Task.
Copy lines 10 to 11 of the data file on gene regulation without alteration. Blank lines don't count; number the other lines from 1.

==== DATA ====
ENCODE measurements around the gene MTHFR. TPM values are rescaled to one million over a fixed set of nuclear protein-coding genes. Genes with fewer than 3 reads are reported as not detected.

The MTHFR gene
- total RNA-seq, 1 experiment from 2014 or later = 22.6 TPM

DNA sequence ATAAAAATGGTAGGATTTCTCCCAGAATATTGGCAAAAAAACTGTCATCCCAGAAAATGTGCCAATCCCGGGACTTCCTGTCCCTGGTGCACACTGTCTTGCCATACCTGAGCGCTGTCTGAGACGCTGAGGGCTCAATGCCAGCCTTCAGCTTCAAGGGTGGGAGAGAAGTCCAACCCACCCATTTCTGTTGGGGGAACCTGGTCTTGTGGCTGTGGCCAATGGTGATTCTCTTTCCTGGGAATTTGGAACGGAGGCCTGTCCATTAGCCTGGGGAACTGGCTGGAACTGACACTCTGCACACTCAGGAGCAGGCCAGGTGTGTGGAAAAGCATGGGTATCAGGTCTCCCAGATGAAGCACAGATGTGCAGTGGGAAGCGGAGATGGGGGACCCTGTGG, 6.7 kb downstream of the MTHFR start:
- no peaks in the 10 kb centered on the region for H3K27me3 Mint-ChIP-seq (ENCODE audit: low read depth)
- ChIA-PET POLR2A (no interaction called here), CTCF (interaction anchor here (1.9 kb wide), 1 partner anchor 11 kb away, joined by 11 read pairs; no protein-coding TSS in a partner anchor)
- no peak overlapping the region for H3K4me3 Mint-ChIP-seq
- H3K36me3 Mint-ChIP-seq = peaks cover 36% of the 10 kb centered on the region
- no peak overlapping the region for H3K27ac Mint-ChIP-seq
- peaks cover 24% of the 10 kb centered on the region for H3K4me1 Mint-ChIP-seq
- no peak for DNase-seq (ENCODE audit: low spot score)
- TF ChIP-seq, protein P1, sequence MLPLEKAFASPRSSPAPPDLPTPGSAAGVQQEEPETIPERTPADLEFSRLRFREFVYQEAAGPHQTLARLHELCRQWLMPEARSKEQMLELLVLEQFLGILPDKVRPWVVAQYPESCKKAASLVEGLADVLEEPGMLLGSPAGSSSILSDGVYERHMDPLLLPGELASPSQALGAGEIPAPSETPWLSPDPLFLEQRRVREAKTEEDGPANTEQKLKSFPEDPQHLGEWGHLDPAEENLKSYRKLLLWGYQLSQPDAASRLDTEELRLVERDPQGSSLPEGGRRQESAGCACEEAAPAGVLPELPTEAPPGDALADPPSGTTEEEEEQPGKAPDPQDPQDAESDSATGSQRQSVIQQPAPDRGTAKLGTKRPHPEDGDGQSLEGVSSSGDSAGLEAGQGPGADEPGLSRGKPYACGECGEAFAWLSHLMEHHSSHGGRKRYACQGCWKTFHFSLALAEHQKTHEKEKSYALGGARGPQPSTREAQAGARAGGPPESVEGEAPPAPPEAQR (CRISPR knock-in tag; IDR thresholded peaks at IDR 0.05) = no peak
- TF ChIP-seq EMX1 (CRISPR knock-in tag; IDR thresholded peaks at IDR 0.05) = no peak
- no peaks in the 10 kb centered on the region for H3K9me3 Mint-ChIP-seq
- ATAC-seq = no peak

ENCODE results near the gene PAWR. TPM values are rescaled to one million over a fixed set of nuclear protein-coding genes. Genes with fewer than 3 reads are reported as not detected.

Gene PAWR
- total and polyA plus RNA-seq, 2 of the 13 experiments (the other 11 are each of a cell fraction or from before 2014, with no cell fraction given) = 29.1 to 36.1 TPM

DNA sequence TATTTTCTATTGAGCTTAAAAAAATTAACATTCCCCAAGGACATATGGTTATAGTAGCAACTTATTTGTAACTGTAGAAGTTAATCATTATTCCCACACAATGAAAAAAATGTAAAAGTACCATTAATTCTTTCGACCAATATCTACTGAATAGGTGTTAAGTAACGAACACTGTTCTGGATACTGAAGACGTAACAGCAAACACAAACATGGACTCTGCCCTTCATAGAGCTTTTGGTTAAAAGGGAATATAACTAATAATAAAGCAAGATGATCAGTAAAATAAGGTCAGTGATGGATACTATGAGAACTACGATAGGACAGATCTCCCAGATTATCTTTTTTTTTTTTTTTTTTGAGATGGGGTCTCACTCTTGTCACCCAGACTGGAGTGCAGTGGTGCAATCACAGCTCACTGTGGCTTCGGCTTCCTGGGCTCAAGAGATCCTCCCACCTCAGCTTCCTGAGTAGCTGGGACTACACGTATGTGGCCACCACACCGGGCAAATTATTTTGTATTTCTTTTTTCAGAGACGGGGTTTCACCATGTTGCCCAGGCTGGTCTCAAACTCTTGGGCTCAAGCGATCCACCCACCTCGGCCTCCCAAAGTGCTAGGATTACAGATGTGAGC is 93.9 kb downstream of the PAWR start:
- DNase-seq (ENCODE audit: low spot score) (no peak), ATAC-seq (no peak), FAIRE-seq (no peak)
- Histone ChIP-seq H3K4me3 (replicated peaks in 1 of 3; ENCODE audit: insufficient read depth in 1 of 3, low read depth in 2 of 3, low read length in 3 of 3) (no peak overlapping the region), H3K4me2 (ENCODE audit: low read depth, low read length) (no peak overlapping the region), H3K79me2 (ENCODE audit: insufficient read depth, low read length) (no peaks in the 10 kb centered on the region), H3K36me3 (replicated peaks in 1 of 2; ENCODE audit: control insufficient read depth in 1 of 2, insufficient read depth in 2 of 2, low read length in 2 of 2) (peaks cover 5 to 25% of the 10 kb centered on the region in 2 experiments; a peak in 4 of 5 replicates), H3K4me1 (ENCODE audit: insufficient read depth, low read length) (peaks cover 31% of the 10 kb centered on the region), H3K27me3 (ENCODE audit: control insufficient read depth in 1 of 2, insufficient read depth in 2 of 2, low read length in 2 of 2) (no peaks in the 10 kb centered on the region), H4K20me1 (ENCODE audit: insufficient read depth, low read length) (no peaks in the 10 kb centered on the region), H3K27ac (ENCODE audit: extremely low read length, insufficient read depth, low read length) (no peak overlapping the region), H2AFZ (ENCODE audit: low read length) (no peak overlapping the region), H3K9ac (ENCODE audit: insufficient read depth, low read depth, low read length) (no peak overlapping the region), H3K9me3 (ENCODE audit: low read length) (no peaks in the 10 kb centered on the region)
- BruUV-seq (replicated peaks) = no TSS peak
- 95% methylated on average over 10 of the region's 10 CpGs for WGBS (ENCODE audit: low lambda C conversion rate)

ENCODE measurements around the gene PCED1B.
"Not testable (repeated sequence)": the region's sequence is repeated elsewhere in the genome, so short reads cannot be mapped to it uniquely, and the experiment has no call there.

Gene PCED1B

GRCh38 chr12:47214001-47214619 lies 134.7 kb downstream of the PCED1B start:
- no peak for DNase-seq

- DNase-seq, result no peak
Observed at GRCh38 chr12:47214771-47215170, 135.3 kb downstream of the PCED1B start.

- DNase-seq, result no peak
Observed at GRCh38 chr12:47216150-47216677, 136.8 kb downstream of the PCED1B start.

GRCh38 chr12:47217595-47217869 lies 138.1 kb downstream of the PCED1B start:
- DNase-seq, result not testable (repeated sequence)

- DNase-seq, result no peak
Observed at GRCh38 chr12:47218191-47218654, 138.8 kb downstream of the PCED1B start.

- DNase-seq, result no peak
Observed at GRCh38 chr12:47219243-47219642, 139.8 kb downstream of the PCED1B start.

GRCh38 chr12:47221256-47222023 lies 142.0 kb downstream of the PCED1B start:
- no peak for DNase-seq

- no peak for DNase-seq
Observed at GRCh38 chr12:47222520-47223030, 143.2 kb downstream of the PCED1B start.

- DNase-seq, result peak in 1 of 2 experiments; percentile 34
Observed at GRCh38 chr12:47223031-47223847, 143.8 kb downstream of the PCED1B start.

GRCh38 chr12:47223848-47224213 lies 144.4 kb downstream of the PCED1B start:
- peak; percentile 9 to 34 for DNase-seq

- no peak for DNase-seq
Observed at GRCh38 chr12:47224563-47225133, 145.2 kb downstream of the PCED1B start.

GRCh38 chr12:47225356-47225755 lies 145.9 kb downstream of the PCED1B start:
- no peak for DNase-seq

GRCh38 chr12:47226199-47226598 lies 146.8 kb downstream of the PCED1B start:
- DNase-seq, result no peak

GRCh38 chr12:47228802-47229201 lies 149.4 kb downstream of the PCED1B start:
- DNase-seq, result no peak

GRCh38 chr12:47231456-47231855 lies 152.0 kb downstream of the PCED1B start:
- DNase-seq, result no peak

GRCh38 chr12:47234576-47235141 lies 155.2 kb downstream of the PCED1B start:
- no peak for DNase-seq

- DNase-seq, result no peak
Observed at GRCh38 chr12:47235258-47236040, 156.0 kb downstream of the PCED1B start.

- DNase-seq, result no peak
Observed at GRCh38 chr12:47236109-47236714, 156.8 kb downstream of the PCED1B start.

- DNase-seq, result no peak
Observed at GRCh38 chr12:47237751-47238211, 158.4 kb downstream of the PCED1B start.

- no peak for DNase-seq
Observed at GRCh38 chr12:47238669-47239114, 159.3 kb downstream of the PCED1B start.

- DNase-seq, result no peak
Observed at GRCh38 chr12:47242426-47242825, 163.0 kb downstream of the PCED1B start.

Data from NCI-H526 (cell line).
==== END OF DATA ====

- peaks cover 24% of the 10 kb centered on the region for H3K4me1 Mint-ChIP-seq
- no peak for DNase-seq (ENCODE audit: low spot score)